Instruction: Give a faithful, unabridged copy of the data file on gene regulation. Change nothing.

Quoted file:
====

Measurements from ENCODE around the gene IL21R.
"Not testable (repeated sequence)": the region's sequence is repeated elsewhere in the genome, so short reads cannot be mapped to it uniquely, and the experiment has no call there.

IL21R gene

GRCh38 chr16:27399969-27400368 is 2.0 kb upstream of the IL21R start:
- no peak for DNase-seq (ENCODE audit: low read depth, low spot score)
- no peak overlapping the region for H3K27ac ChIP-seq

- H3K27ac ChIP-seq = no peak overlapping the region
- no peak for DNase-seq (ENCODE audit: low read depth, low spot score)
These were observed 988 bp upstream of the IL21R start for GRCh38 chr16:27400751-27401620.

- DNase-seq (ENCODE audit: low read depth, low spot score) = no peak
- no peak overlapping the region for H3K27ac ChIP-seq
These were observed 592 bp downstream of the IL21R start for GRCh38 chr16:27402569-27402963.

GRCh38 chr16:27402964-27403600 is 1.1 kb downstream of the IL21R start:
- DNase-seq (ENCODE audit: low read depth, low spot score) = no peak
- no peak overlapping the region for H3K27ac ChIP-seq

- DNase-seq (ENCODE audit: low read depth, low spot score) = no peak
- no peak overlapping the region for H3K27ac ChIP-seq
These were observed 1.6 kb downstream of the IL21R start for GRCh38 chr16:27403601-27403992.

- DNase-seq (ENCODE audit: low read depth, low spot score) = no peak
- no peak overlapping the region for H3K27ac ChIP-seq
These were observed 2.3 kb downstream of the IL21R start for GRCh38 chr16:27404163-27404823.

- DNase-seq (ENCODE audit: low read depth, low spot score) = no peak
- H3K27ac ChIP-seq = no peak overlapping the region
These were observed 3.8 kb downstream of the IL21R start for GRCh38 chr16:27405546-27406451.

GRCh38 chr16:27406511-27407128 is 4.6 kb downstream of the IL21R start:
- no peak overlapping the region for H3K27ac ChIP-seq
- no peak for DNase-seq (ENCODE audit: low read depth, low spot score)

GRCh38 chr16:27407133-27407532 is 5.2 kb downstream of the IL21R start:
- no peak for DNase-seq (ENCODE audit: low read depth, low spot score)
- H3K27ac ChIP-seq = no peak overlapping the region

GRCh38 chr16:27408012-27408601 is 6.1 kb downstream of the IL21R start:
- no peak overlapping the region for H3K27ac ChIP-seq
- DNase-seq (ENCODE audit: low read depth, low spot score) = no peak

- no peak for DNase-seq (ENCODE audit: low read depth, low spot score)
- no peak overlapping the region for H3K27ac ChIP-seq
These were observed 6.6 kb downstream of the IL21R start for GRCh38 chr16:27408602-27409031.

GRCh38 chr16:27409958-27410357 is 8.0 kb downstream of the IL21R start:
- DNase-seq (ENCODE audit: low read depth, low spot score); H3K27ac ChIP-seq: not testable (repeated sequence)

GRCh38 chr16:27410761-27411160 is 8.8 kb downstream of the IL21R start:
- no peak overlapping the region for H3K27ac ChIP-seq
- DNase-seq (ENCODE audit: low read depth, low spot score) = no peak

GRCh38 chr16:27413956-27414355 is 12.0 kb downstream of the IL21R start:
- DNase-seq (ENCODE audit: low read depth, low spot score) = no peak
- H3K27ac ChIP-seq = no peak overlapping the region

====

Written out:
Measurements from ENCODE around the gene IL21R.
"Not testable (repeated sequence)": the region's sequence is repeated elsewhere in the genome, so short reads cannot be mapped to it uniquely, and the experiment has no call there.

IL21R gene

GRCh38 chr16:27399969-27400368 is 2.0 kb upstream of the IL21R start:
- no peak for DNase-seq (ENCODE audit: low read depth, low spot score)
- no peak overlapping the region for H3K27ac ChIP-seq

- H3K27ac ChIP-seq = no peak overlapping the region
- no peak for DNase-seq (ENCODE audit: low read depth, low spot score)
These were observed 988 bp upstream of the IL21R start for GRCh38 chr16:27400751-27401620.

- DNase-seq (ENCODE audit: low read depth, low spot score) = no peak
- no peak overlapping the region for H3K27ac ChIP-seq
These were observed 592 bp downstream of the IL21R start for GRCh38 chr16:27402569-27402963.

GRCh38 chr16:27402964-27403600 is 1.1 kb downstream of the IL21R start:
- DNase-seq (ENCODE audit: low read depth, low spot score) = no peak
- no peak overlapping the region for H3K27ac ChIP-seq

- DNase-seq (ENCODE audit: low read depth, low spot score) = no peak
- no peak overlapping the region for H3K27ac ChIP-seq
These were observed 1.6 kb downstream of the IL21R start for GRCh38 chr16:27403601-27403992.

- DNase-seq (ENCODE audit: low read depth, low spot score) = no peak
- no peak overlapping the region for H3K27ac ChIP-seq
These were observed 2.3 kb downstream of the IL21R start for GRCh38 chr16:27404163-27404823.

- DNase-seq (ENCODE audit: low read depth, low spot score) = no peak
- H3K27ac ChIP-seq = no peak overlapping the region
These were observed 3.8 kb downstream of the IL21R start for GRCh38 chr16:27405546-27406451.

GRCh38 chr16:27406511-27407128 is 4.6 kb downstream of the IL21R start:
- no peak overlapping the region for H3K27ac ChIP-seq
- no peak for DNase-seq (ENCODE audit: low read depth, low spot score)

GRCh38 chr16:27407133-27407532 is 5.2 kb downstream of the IL21R start:
- no peak for DNase-seq (ENCODE audit: low read depth, low spot score)
- H3K27ac ChIP-seq = no peak overlapping the region

GRCh38 chr16:27408012-27408601 is 6.1 kb downstream of the IL21R start:
- no peak overlapping the region for H3K27ac ChIP-seq
- DNase-seq (ENCODE audit: low read depth, low spot score) = no peak

- no peak for DNase-seq (ENCODE audit: low read depth, low spot score)
- no peak overlapping the region for H3K27ac ChIP-seq
These were observed 6.6 kb downstream of the IL21R start for GRCh38 chr16:27408602-27409031.

GRCh38 chr16:27409958-27410357 is 8.0 kb downstream of the IL21R start:
- DNase-seq (ENCODE audit: low read depth, low spot score); H3K27ac ChIP-seq: not testable (repeated sequence)

GRCh38 chr16:27410761-27411160 is 8.8 kb downstream of the IL21R start:
- no peak overlapping the region for H3K27ac ChIP-seq
- DNase-seq (ENCODE audit: low read depth, low spot score) = no peak

GRCh38 chr16:27413956-27414355 is 12.0 kb downstream of the IL21R start:
- DNase-seq (ENCODE audit: low read depth, low spot score) = no peak
- H3K27ac ChIP-seq = no peak overlapping the region